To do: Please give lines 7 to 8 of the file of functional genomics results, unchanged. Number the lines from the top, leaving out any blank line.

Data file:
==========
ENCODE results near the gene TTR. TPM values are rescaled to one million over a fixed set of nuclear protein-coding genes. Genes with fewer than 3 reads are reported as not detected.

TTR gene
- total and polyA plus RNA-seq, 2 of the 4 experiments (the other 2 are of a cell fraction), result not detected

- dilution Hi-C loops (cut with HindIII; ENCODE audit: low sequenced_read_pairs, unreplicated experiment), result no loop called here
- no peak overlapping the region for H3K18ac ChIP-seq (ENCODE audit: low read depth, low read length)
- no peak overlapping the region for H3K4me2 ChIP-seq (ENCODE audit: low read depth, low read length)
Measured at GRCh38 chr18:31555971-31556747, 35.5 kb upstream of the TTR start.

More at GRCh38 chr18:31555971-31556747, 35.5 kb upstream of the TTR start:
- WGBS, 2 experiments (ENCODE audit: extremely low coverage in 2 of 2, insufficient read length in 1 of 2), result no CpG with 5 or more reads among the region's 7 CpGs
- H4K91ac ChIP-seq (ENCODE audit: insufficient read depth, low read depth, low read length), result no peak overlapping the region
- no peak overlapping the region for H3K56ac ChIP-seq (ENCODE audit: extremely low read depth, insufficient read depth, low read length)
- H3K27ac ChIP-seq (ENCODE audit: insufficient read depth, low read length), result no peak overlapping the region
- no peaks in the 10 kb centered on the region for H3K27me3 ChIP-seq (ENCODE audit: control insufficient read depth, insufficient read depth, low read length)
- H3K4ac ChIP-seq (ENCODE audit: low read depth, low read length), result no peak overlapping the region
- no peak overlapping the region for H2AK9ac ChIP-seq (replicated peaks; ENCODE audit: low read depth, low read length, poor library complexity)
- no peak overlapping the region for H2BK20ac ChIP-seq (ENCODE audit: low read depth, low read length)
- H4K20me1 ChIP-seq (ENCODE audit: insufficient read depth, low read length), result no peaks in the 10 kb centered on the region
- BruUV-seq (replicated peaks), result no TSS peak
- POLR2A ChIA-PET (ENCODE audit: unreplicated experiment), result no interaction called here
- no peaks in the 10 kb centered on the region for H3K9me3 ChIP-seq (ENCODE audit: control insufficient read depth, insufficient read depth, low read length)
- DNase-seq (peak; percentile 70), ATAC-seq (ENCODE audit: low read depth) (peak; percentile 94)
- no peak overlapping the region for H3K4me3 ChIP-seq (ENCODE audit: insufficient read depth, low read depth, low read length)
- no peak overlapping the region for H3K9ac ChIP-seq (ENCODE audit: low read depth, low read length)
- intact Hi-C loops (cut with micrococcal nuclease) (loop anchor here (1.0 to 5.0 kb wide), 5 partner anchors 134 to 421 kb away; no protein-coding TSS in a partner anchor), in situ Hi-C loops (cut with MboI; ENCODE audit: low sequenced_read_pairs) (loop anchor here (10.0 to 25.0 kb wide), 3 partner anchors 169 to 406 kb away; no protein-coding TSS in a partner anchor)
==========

Measured at GRCh38 chr18:31555971-31556747, 35.5 kb upstream of the TTR start.

More at GRCh38 chr18:31555971-31556747, 35.5 kb upstream of the TTR start: